eBay and Target Ramp Up the Bargains to Compete With Amazon Prime Day

Rivals are trying to steal Amazon's thunder -- but the e-commerce leader is striking back.

Danny Vena
Danny Vena
Jul 9, 2019 at 6:37PM
Technology and Telecom

Late last month, Amazon.com (NASDAQ:AMZN) released some preliminary details regarding its annual Prime Day event. The customer loyalty sale will begin at midnight PDT on Monday, July 15, and in a first, will last for two full days, up from 36 hours last year. 

Attempts by rivals to get in on the action began almost as soon as Amazon dropped the initial press release. Target (NYSE:TGT) said it will debut its first-ever "Deal Days" sale, which will run at the same time as the Prime Day event.

eBay (NASDAQ:EBAY) announced a sale of its own and trolled its larger rival's troubles from last year by announcing a "Crash Sale," promising to offer deals that were "too good to be true" if Amazon's website went down again.

Now, the competition is going even further.

A screenshot of eBay's site The Brand Outlet showing various name-brand products at deep discounts.

Image source: eBay.

Heavily discounted name brands

On Monday, eBay announced the launch of "The Brand Outlet," a dedicated site that would offer discounts of up to 70% off a host of well-known brands, including Bose, Samsung, adidas, Rolex, Tiffany & Co., and DeWalt. To celebrate the debut of its site, eBay said it is offering "Hot Deals for Hot Days," "thousands of amazing deals" with some of the lowest prices of the season. 

Jay Hanson, eBay's VP and COO, Americas, said, "The new destination offers shoppers who love the thrill of the hunt for discounts, big savings during the prime summer shopping season across dozens of categories from electronics, apparel, shoes, accessories, health, toys, home to appliances."

Target also pulled back the curtain on some of the bargains that will be available during its Deal Days sale, saying on Monday that shoppers would find "hundreds of thousands of items" on sale at Target.com. The retailer will offer up to 40% off select furniture and indoor rugs, 30% off exclusive home brands, toys, sporting goods, and appliances, and great deals on a number of name-brand products, including Instant Pot, Kitchen Aid, Shark, Dyson, Hoover, and many more.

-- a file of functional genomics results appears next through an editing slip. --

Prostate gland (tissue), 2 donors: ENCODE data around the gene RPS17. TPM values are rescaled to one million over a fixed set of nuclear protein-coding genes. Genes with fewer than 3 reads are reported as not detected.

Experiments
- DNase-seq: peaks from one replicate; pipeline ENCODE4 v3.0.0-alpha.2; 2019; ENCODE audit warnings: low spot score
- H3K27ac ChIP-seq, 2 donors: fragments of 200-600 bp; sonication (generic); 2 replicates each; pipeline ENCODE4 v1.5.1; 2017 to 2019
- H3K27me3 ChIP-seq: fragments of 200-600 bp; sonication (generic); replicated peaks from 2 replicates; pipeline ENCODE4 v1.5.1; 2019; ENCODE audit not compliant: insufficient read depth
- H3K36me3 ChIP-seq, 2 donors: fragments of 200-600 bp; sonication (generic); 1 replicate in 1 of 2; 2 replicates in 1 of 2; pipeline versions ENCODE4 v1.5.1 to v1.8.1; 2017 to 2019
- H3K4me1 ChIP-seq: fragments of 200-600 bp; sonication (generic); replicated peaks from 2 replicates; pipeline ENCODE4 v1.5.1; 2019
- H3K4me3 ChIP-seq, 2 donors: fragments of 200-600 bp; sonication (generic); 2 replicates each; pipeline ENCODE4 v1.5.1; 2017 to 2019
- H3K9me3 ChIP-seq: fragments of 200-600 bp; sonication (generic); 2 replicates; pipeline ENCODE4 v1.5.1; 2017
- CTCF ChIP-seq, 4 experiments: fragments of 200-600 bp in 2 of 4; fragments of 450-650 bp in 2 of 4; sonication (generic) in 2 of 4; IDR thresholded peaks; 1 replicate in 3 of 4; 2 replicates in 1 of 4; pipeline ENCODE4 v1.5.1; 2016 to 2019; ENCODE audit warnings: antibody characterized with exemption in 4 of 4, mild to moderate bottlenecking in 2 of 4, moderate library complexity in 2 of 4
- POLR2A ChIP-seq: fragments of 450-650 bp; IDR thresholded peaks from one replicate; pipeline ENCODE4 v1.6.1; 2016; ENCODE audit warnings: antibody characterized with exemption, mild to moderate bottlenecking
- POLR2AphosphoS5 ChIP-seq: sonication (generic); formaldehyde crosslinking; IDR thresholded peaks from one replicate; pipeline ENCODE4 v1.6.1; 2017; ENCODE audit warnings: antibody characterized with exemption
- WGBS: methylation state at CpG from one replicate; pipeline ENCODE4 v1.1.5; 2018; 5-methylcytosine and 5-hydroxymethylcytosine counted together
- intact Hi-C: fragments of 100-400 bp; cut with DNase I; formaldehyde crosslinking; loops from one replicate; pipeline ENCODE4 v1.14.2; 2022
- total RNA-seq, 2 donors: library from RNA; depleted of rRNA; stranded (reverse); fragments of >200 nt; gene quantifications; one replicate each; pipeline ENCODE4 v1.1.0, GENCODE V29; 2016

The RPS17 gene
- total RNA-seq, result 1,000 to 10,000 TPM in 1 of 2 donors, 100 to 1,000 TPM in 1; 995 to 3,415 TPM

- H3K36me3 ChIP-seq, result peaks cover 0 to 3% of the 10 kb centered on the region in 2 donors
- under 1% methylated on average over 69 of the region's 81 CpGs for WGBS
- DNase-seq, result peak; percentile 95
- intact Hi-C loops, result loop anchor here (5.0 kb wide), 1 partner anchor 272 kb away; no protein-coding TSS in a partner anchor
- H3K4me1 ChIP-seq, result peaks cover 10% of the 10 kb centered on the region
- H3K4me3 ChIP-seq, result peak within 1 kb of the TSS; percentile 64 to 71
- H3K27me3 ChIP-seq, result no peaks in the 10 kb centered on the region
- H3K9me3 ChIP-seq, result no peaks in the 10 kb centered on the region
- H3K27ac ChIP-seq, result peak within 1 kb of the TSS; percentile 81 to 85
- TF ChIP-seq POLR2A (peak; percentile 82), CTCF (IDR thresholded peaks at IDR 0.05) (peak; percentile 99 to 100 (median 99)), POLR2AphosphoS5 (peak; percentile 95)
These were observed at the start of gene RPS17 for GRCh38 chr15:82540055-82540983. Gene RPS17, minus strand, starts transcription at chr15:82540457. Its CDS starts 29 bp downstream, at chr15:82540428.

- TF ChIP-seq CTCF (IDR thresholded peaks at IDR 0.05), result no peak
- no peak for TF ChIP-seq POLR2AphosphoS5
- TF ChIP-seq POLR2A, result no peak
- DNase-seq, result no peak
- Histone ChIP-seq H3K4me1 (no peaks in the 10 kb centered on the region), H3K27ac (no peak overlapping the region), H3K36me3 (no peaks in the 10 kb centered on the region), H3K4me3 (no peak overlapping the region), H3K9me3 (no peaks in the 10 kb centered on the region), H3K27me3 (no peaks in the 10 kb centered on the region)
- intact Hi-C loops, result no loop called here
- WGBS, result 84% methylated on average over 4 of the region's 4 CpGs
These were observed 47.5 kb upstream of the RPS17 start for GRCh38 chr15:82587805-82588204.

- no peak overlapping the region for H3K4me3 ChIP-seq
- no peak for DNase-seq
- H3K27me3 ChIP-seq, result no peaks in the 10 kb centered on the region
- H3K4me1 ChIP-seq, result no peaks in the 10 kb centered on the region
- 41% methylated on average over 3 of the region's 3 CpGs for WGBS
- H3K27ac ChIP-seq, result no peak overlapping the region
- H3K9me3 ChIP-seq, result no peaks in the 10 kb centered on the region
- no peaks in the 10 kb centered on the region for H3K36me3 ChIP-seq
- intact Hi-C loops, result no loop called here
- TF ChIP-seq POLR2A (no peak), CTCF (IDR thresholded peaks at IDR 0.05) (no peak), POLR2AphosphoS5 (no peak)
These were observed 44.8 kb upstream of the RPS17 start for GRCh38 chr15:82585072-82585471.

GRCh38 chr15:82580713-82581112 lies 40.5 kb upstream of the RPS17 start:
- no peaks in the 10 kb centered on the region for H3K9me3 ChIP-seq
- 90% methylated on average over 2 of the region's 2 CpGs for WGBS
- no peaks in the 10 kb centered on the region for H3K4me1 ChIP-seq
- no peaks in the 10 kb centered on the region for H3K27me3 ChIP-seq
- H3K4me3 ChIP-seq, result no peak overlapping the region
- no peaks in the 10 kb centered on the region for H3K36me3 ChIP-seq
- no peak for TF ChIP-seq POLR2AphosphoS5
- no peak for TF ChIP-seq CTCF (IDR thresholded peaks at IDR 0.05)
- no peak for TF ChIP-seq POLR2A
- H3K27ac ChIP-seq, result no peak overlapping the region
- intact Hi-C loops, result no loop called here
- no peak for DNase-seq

The retailer put its trademark bullseye on Amazon's back, continuing to stress that there was "no membership required" for its deals, a potshot at the annual subscription price of $119 paid by Prime members. 

Amazon isn't resting on its laurels

eBay and Target aren't the only one ramping up the deals.

Since its initial announcement, Amazon has released additional details about new and exclusive deals in star-studded collaborations with the likes of Kristen Bell, Mark Wahlberg, Kobe Bryant, and JoJo Siwa, among others.

On Sunday, Amazon also announced a number of exclusive deals for Prime members at its Whole Foods Market stores. In a press release, the company said it would offer "some of the deepest discounts of the year on summertime favorites" as part of its Prime Day sale. Prime members can get discounts on select popular products at Whole Foods Market, plus an additional 10% off hundreds of sale items. 

Whole Foods Market in Addison, Texas.

Image source: Whole Foods.

One of the biggest deals will be available until July 16: Prime members who spend $10 at Whole Foods in store or on Prime Now will receive a $10 credit to use on Amazon for Prime Day. The company is also offering a list of select seasonal items and additional deals that will be announced each day. 

"Our vision is that Prime Day should be the absolute best time to be a member -- when you can enjoy shopping, savings, entertainment and some of the best deals Prime members have ever seen," said Jeff Wilke, Amazon CEO Worldwide Consumer, in a statement. 


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Investor takeaway

We have yet to see who will come out on top in the head-to-head retail matchups involving Prime Day, but consider this: In the stock price showdown, eBay and Target are both besting Amazon so far this year, up 41% and 34% year to date, compared to just 30% for Amazon. If you choose any period two years and longer, it's all Amazon.